According to Nkomo, Scholtz - a former ambassador to Taiwan and Hungary - told hotel staff last Sunday evening that he was going for a walk. He was then accosted on the street by a group of men, blindfolded and bundled into a vehicle before being driven about 60km out of the city.
It is believed that Scholtz was assaulted by his captors. It has also been established that withdrawals of 3 000 Malaysian Ringgit (about R5 160) had been made from Scholtz's bank account by his captors.
Dr Anil Sooklal, deputy director-general for the Middle East and Asia in the Department of Foreign Affairs, said Scholtz's captors beat him and even threatened that he would be killed. Malaysian police were establishing whether or not they made any ransom demands.
Scholtz was supposed to have attended a conference early last week, at the Hotel Nikko, but was only missed on Wednesday.
Hotel staff checked security cameras, which revealed two men entering his room and leaving with a plastic bag.
The tape has been handed to police. Sooklal said the suspects might have mistaken Scholtz for an American or British citizen, only to release him once news of his disappearance - as well as his nationality - became public.
May 29 2004
Kuala Lumpur, Malaysia - Police on Saturday made a public appeal for help to find a senior South African diplomat who has been reported missing in Malaysia, and refused to rule out the possibility he had been kidnapped.
Deputy High Commissioner Nicky Scholtz, 54, was last seen on Sunday night in his hotel room in Kuala Lumpur, Malaysian police and South African officials said.
South African officials lodged a missing persons report for Scholtz, whose full name is Cornelius ven Niekerk Scholtz, with Malaysian police on Wednesday after their own investigations drew a blank, the Foreign Affairs Ministry said.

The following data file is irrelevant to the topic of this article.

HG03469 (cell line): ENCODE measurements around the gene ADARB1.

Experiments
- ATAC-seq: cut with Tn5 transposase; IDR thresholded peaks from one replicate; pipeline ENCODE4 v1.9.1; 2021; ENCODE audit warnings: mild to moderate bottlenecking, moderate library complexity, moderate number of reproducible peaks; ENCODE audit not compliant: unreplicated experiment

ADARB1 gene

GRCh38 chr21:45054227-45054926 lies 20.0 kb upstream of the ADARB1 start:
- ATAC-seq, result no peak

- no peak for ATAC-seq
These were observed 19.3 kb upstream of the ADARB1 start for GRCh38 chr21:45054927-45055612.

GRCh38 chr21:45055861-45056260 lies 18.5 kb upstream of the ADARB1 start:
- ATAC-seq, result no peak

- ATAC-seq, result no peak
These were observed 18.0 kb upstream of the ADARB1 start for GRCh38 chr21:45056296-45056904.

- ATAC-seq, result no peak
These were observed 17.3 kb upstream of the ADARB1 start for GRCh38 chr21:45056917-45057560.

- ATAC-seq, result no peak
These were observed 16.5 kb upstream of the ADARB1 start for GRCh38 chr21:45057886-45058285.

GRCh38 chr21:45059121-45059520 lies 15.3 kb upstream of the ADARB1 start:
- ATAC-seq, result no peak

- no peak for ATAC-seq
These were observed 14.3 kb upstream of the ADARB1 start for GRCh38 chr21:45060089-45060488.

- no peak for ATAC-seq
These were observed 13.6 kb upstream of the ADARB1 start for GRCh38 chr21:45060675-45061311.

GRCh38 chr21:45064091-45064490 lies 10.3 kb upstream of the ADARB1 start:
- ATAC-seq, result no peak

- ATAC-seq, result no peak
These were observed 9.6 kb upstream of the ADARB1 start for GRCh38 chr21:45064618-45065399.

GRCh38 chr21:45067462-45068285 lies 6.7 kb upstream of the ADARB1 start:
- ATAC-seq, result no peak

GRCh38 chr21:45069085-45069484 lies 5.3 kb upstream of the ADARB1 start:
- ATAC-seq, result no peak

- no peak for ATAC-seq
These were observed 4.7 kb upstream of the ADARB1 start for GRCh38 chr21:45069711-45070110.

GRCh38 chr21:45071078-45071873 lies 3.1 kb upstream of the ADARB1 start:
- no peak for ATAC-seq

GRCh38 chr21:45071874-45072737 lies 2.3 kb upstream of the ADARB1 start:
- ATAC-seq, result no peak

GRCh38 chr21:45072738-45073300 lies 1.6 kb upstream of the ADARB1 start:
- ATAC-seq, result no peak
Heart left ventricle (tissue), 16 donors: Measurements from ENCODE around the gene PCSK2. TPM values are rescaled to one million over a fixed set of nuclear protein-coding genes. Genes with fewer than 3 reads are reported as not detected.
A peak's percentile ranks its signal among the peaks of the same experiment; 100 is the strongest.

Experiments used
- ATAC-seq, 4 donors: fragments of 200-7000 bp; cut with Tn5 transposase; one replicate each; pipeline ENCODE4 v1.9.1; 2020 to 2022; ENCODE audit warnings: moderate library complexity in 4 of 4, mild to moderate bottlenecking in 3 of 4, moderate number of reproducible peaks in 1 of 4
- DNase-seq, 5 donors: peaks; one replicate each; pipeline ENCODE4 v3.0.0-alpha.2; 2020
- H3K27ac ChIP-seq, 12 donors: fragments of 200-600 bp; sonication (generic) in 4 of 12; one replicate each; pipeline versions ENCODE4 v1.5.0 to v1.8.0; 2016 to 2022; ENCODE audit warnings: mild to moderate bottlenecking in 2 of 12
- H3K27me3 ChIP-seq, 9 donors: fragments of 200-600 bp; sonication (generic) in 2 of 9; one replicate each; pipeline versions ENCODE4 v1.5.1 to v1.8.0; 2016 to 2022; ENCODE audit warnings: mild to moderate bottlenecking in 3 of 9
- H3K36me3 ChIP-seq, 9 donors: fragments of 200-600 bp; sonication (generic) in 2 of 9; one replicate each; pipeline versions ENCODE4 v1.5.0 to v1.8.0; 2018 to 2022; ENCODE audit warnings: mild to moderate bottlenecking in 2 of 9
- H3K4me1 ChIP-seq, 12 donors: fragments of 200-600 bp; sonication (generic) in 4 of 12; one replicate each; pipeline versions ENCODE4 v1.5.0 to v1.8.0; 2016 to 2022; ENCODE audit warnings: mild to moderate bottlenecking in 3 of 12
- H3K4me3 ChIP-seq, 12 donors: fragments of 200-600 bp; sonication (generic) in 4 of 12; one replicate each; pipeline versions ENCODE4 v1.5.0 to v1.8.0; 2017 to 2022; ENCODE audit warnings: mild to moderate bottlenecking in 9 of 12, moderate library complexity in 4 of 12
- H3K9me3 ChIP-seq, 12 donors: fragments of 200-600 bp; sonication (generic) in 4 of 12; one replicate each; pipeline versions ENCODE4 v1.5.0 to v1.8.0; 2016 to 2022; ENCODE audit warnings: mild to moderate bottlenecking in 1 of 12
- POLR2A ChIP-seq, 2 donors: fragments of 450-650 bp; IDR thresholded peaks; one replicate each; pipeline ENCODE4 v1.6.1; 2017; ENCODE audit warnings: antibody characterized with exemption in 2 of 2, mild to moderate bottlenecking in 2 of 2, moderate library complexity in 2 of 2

Police called a news conference on Saturday to distribute photographs of Scholtz and make their appeal for information, but declined to give details of the case.
"We seek the help of any members of the public who have information about Mr Scholtz to contact the police," said Hadi Ho Abdullah, police chief at the downtown Dang Wangi district.
Asked whether police believe Scholtz is still in Malaysia, Hadi said, "We are investigating all angles. At this time, we don't want to speculate."
Other police officials, speaking on condition of anonymity, said Scholtz was staying at the luxury downtown hotel, the Nikko, when he disappeared. They refused to say whether they were treating the case as a kidnap.
Hadi also declined to say if police had boosted security for other foreign diplomats in Malaysia.
At the news conference, High Commissioner Abraham Sokhaya Nkomo said he was satisfied with the investigation and was confident the police would "proceed with the utmost professional skill to try to unravel this matter."
He also declined to elaborate on the case.
"In view of the pending investigations, it is not useful for us to go into very long details," he told reporters. "We ask to media to bear with us because there are certain constraints."
Scholtz was representing South Africa at a conference on African development that was being held at the hotel at the time of his disappearance.
Malaysia was a new posting for Scholtz, who arrived April 20. Officials said he was single. - Sapa-AP